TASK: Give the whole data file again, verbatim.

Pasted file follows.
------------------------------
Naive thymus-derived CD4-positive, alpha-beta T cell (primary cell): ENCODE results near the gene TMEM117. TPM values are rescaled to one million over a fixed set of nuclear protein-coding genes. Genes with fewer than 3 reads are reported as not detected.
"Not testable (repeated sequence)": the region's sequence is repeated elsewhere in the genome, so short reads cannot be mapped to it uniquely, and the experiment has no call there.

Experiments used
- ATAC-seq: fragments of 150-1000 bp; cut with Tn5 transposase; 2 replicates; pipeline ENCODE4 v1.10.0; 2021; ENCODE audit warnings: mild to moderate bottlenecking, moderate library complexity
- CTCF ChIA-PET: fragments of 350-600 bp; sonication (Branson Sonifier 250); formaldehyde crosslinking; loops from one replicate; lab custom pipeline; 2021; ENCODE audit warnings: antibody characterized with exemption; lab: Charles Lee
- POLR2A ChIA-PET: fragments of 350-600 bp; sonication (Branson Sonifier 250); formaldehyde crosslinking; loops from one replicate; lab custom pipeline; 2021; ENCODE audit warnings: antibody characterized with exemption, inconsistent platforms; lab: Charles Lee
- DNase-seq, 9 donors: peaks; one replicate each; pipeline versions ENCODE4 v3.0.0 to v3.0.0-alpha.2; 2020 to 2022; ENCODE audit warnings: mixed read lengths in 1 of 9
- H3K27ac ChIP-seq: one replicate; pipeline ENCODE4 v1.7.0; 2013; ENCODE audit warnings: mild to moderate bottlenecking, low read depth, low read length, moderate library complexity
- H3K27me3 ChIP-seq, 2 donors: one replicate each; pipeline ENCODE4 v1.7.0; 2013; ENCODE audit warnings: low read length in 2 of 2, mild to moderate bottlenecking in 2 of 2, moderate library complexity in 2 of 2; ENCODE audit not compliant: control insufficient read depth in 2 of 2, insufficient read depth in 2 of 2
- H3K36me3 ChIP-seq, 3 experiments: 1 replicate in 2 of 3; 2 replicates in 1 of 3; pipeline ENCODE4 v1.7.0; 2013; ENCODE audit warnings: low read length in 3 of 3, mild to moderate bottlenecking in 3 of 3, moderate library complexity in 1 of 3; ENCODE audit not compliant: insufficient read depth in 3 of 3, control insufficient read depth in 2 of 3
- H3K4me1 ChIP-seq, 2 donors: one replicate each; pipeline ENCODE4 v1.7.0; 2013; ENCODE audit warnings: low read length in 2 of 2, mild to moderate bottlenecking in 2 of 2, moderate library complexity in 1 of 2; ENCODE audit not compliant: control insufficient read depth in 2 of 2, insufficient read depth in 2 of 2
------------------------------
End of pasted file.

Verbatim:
Naive thymus-derived CD4-positive, alpha-beta T cell (primary cell): ENCODE results near the gene TMEM117. TPM values are rescaled to one million over a fixed set of nuclear protein-coding genes. Genes with fewer than 3 reads are reported as not detected.
"Not testable (repeated sequence)": the region's sequence is repeated elsewhere in the genome, so short reads cannot be mapped to it uniquely, and the experiment has no call there.

Experiments used
- ATAC-seq: fragments of 150-1000 bp; cut with Tn5 transposase; 2 replicates; pipeline ENCODE4 v1.10.0; 2021; ENCODE audit warnings: mild to moderate bottlenecking, moderate library complexity
- CTCF ChIA-PET: fragments of 350-600 bp; sonication (Branson Sonifier 250); formaldehyde crosslinking; loops from one replicate; lab custom pipeline; 2021; ENCODE audit warnings: antibody characterized with exemption; lab: Charles Lee
- POLR2A ChIA-PET: fragments of 350-600 bp; sonication (Branson Sonifier 250); formaldehyde crosslinking; loops from one replicate; lab custom pipeline; 2021; ENCODE audit warnings: antibody characterized with exemption, inconsistent platforms; lab: Charles Lee
- DNase-seq, 9 donors: peaks; one replicate each; pipeline versions ENCODE4 v3.0.0 to v3.0.0-alpha.2; 2020 to 2022; ENCODE audit warnings: mixed read lengths in 1 of 9
- H3K27ac ChIP-seq: one replicate; pipeline ENCODE4 v1.7.0; 2013; ENCODE audit warnings: mild to moderate bottlenecking, low read depth, low read length, moderate library complexity
- H3K27me3 ChIP-seq, 2 donors: one replicate each; pipeline ENCODE4 v1.7.0; 2013; ENCODE audit warnings: low read length in 2 of 2, mild to moderate bottlenecking in 2 of 2, moderate library complexity in 2 of 2; ENCODE audit not compliant: control insufficient read depth in 2 of 2, insufficient read depth in 2 of 2
- H3K36me3 ChIP-seq, 3 experiments: 1 replicate in 2 of 3; 2 replicates in 1 of 3; pipeline ENCODE4 v1.7.0; 2013; ENCODE audit warnings: low read length in 3 of 3, mild to moderate bottlenecking in 3 of 3, moderate library complexity in 1 of 3; ENCODE audit not compliant: insufficient read depth in 3 of 3, control insufficient read depth in 2 of 3
- H3K4me1 ChIP-seq, 2 donors: one replicate each; pipeline ENCODE4 v1.7.0; 2013; ENCODE audit warnings: low read length in 2 of 2, mild to moderate bottlenecking in 2 of 2, moderate library complexity in 1 of 2; ENCODE audit not compliant: control insufficient read depth in 2 of 2, insufficient read depth in 2 of 2